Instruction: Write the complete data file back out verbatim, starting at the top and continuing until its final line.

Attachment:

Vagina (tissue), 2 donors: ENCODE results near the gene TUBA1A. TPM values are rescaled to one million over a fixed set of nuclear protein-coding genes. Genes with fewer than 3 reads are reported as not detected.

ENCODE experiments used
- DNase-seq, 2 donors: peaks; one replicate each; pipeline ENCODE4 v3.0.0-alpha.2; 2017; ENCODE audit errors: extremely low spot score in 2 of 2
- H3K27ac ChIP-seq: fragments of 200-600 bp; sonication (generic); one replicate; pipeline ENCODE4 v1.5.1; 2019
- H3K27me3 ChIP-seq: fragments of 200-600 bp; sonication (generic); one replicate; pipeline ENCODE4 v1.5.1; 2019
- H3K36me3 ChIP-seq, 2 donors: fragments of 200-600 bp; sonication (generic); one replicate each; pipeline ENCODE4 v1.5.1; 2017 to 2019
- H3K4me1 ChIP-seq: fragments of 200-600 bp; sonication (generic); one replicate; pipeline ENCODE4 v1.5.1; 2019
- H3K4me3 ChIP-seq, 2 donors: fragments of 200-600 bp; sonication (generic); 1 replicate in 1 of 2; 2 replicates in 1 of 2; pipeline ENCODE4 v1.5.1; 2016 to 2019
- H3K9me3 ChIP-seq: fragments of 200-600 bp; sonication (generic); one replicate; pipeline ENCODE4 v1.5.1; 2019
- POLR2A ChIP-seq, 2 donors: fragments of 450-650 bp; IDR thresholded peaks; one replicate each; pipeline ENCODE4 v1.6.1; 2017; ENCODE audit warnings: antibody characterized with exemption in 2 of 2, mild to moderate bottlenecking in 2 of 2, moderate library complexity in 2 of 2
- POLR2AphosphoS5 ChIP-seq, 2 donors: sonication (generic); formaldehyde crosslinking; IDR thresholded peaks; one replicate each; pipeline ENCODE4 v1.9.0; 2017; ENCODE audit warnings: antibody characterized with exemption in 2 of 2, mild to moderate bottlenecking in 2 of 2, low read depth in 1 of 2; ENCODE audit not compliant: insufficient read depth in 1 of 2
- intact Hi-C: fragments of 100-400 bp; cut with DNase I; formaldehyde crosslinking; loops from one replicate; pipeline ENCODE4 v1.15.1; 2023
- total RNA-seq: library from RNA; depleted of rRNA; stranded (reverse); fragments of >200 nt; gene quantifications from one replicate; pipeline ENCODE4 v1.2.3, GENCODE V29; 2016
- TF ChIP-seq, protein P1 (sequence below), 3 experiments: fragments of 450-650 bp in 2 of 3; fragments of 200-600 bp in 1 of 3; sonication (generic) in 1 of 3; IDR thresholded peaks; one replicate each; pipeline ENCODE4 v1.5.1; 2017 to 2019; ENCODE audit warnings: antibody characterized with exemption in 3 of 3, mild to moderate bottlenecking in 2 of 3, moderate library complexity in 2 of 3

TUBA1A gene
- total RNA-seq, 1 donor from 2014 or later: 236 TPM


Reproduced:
Vagina (tissue), 2 donors: ENCODE results near the gene TUBA1A. TPM values are rescaled to one million over a fixed set of nuclear protein-coding genes. Genes with fewer than 3 reads are reported as not detected.

ENCODE experiments used
- DNase-seq, 2 donors: peaks; one replicate each; pipeline ENCODE4 v3.0.0-alpha.2; 2017; ENCODE audit errors: extremely low spot score in 2 of 2
- H3K27ac ChIP-seq: fragments of 200-600 bp; sonication (generic); one replicate; pipeline ENCODE4 v1.5.1; 2019
- H3K27me3 ChIP-seq: fragments of 200-600 bp; sonication (generic); one replicate; pipeline ENCODE4 v1.5.1; 2019
- H3K36me3 ChIP-seq, 2 donors: fragments of 200-600 bp; sonication (generic); one replicate each; pipeline ENCODE4 v1.5.1; 2017 to 2019
- H3K4me1 ChIP-seq: fragments of 200-600 bp; sonication (generic); one replicate; pipeline ENCODE4 v1.5.1; 2019
- H3K4me3 ChIP-seq, 2 donors: fragments of 200-600 bp; sonication (generic); 1 replicate in 1 of 2; 2 replicates in 1 of 2; pipeline ENCODE4 v1.5.1; 2016 to 2019
- H3K9me3 ChIP-seq: fragments of 200-600 bp; sonication (generic); one replicate; pipeline ENCODE4 v1.5.1; 2019
- POLR2A ChIP-seq, 2 donors: fragments of 450-650 bp; IDR thresholded peaks; one replicate each; pipeline ENCODE4 v1.6.1; 2017; ENCODE audit warnings: antibody characterized with exemption in 2 of 2, mild to moderate bottlenecking in 2 of 2, moderate library complexity in 2 of 2
- POLR2AphosphoS5 ChIP-seq, 2 donors: sonication (generic); formaldehyde crosslinking; IDR thresholded peaks; one replicate each; pipeline ENCODE4 v1.9.0; 2017; ENCODE audit warnings: antibody characterized with exemption in 2 of 2, mild to moderate bottlenecking in 2 of 2, low read depth in 1 of 2; ENCODE audit not compliant: insufficient read depth in 1 of 2
- intact Hi-C: fragments of 100-400 bp; cut with DNase I; formaldehyde crosslinking; loops from one replicate; pipeline ENCODE4 v1.15.1; 2023
- total RNA-seq: library from RNA; depleted of rRNA; stranded (reverse); fragments of >200 nt; gene quantifications from one replicate; pipeline ENCODE4 v1.2.3, GENCODE V29; 2016
- TF ChIP-seq, protein P1 (sequence below), 3 experiments: fragments of 450-650 bp in 2 of 3; fragments of 200-600 bp in 1 of 3; sonication (generic) in 1 of 3; IDR thresholded peaks; one replicate each; pipeline ENCODE4 v1.5.1; 2017 to 2019; ENCODE audit warnings: antibody characterized with exemption in 3 of 3, mild to moderate bottlenecking in 2 of 3, moderate library complexity in 2 of 3

TUBA1A gene
- total RNA-seq, 1 donor from 2014 or later: 236 TPM